6 Conclusion

To enable the investigation of populations of neural network models, we release a novel dataset of model zoos with this work. These model zoos contain systematically generated and diverse populations of 50’360 neural network models comprised of 3’844’360 collective model states. The released model zoos come with a comprehensive analysis and initial benchmarks for multiple downstream tasks and invite further work in the direction of the following use cases: (i) model analysis, (ii) learning dynamics, (iii) representation learning and (iv) model generation.


This work was partially funded by Google Research Scholar Award, the University of St.Gallen Basic Research Fund, and project PID2020-117142GB-I00 funded by MCIN/ AEI /10.13039/501100011033. We are thankful to Erik Vee for insightful discussions and Michael Mommert for editorial support.


Appendix A Model Zoo Generation Details

In our model zoos, we use three architectures. Two of them rely on a general CNN architecture, the third is a common ResNet-18[heDeepResidualLearning2016]. For the first two architectures, use the general CNN architecture in two sizes, detailed in Table 4. By varying different generating factors listed in Table 1, we create a grid of configurations, where each node represents a model. Each node is instantiated as a model and trained with the exact same training protocol. We chose the hyperparameters with diversity in mind. The ranges for each of the generating factors are chosen such that they can lead to functioning models with a corresponding set of other generating factors. Nonetheless, that leads to some nodes with uncommon and less than promising configurations.

The code to generate the models can be found on With that code, the model zoos can be replicated, changed or extended. We trained our model zoos on CPU nodes with up to 64 CPUs. Training a zoo takes between 3h (small models, small configuration and small dataset) and 3 days (large models, large configuration and large dataset). Overall, the generation of the zoos took around 30’000 CPU hours.

Layer Component CNN small CNN large
Conv 1 input channels 1 or 3 3
output channels 8 16
kernel size 5 3
stride 1 1
padding 0 0
Max Pooling kernel size 2 2
Conv 2 input channels 8 16
output channels 6 32
kernel size 5 3
stride 1 1
padding 0 0
Max Pooling kernel size 2 2
Conv 3 input channels 6 32
output channels 4 15
kernel size 2 3
stride 1 1
padding 0 0
Linear 1 input channels 36 60
output channels 20 20
Linear 2 input channels 20 20
output channels 10 10
Total Parameters 2464 or 2864 10853
Table 4: CNN architecture details for the models in model zoos.

Appendix B Data Management and Accessibility of Model Zoos

Data Management and Documentation:

To ensure that every zoo is reproducible, expandable, and understandable, we document each zoo. For each zoo, a Readme file is generated, displaying basic information about the zoo. The exact search pattern and the training protocol used to train the zoo is saved in a in a machine-readable json file. To make the zoos expandable, the dataset used to train the zoo and a file describing the model architecture are included. The model class definition in pytorch is included with the zoo. Each model is saved along with a json file containing its exact hyperparameter combination. A second json file contains the the performance metrics during training. Model checkpoints are saved for every epoch. To enable further training of the models in the zoo, a checkpoint recording the optimizer state is saved for the final epoch of each model. All data can be found on the model zoo website as well directly from Zenodo.


We ensure the technical accessibility of the data by hosting it on Zenodo, where the data will be hosted for at least 20 years. Further, we take steps to reduce access barriers by providing code for data loading and preprocessing. With that we reduce the friction associated with analyzing of the raw zoo files. Further, it improves consistency by reducing errors associated with extracting information from the zoo. To that end, we provide a PyTorch dataset class encapsulating all model zoos for easy and quick access within the PyTorch framework. A Tensorflow counterpart will follow. All code can be found on the model zoo website as well as a code repository on github. To ensure conceptional accessibility, we include detailed insights, visualizations and the analysis of the model zoo (Sec.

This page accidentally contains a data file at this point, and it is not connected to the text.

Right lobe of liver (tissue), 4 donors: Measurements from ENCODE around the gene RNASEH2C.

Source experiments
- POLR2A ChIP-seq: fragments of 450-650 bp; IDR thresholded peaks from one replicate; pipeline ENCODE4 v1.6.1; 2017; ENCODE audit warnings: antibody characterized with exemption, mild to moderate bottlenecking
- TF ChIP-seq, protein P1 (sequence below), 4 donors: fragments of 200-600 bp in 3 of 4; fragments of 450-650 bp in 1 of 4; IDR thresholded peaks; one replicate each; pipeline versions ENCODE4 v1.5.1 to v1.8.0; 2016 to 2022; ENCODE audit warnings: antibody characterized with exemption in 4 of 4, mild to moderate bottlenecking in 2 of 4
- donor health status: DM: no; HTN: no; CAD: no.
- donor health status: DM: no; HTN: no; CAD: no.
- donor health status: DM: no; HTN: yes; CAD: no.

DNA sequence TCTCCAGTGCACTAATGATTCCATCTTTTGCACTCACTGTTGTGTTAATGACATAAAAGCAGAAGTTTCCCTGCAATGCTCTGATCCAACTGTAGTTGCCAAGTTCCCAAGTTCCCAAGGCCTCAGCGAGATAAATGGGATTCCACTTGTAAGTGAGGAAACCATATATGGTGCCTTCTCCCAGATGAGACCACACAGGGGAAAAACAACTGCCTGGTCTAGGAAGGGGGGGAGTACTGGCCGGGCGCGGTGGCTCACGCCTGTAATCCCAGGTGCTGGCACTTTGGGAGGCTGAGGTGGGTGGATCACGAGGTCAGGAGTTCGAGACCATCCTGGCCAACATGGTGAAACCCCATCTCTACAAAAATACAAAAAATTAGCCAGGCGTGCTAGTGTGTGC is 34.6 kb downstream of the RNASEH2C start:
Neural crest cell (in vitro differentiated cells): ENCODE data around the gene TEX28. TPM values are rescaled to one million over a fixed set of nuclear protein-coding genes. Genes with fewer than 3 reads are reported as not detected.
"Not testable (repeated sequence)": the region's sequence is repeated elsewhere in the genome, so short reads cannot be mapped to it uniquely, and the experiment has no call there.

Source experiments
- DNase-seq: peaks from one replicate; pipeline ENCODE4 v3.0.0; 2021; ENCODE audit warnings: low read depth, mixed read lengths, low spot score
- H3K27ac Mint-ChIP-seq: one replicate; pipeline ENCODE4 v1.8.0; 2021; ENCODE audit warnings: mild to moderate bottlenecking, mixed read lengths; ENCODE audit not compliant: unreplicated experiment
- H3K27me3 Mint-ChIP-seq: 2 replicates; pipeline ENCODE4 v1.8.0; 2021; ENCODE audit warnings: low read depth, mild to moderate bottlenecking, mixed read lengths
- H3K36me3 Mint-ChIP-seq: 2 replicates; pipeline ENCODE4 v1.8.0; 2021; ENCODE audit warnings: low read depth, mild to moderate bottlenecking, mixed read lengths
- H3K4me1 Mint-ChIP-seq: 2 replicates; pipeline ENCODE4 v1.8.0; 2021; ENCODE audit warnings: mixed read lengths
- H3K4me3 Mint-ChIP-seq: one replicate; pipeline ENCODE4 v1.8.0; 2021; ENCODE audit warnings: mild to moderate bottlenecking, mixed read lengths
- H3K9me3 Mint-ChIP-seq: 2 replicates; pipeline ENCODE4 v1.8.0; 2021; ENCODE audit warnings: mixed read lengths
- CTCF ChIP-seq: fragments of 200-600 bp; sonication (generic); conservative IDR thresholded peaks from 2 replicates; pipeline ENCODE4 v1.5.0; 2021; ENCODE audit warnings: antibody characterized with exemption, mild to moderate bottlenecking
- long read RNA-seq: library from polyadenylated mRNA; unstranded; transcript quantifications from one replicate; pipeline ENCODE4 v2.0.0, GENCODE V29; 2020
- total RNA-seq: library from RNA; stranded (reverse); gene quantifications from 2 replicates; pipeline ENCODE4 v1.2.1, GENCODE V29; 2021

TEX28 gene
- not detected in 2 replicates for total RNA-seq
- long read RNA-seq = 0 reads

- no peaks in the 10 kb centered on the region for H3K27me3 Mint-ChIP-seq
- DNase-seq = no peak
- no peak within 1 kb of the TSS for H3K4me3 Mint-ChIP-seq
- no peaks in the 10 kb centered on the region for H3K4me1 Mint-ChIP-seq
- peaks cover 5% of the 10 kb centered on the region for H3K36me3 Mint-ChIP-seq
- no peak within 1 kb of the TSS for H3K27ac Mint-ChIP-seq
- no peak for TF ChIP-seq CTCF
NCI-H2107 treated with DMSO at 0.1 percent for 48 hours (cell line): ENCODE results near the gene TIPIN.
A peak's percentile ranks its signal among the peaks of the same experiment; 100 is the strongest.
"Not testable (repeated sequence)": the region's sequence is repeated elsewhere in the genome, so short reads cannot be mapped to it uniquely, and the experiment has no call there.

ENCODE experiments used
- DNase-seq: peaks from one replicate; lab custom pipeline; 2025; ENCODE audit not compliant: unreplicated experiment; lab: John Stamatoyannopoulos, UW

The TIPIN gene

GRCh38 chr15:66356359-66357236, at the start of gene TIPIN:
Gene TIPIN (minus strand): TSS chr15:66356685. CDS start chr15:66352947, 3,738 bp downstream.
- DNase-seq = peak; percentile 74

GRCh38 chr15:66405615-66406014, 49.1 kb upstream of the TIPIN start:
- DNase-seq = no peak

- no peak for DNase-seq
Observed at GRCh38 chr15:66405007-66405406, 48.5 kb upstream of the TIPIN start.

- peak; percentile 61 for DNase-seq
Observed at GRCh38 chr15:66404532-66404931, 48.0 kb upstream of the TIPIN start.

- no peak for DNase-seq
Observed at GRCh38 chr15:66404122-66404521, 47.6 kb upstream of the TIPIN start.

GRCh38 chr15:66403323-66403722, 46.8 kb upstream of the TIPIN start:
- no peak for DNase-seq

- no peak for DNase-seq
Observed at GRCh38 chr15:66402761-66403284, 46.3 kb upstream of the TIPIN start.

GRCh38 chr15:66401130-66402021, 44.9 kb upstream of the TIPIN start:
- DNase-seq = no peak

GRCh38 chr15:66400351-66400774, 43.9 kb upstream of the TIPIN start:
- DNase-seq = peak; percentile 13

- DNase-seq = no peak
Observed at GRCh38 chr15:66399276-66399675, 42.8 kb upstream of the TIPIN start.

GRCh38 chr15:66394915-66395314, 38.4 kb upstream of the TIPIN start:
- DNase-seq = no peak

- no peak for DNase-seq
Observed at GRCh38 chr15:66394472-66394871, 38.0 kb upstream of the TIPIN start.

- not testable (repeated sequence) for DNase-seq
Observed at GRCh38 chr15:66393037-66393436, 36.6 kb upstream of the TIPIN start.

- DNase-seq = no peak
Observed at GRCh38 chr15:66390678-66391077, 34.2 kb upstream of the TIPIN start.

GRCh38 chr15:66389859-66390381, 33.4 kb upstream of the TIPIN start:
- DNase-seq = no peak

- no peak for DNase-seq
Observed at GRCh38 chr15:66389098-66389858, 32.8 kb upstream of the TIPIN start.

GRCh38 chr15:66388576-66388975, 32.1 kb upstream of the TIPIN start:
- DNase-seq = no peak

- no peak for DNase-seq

4) with each zoo. Mode details can be found on the dataset website

Appendix C Dataset Documentation and Intended Uses

The main dataset documentation can be found at and is detailed in the paper in Section 3.4. There, we provide links to the zoos, which are hosted on Zenodo as well as analysis of the zoos. In the future, the analysis will be systematically extended. The documentation includes code to reproduce, adapt or extend the zoos, code to reproduce the benchmark results, as well as code to load and preprocess the datasets. Dataset Metadata and DOIs are automatically provided by Zenodo, which also guarantees the long-term availability of the data. Files are stored as zip, json and pt

(pytorch) files. All libraries to read and use the files are common and open source. We provide the code necessary to read and interpret the data.

The datasets are synthetic and intended to investigate populations of neural network models, i.e., to develop or evaluate model analysis methods, progress the understanding of learning dynamics, serve as datasets for representation learning on neural network models, or as a basis for new model generation methods. More information regarding the usage is given in the paper.

Appendix D Author Statement

The dataset is publicly available under and licensed under the Creative Commons Attribution 4.0 International license (CC-BY 4.0). The authors state that they bear responsibility under the CC-BY 4.0 license.

Appendix E Hosting, Licensing, and Maintenance Plan

The dataset is publicly available under and licensed under the Creative Commons Attribution 4.0 International license (CC-BY 4.0). The landing page contains documentation, code and references to the datasets, as detailed in the paper in Section 3.4. The datasets are hosted on Zenodo, to ensure (i) long-term availability (at least 20 years), (ii) automatic searchable dataset meta data, (iii) DOIs for dataset, and (iv) dataset versioning. The authors will maintain the datasets, but invite the community to engage. Code to recreate, correct, adapt, or extend the datasets is provided, s.t. maintenance can be taken over by the community at need. The github repository allows the community to discuss, interact, add or change code.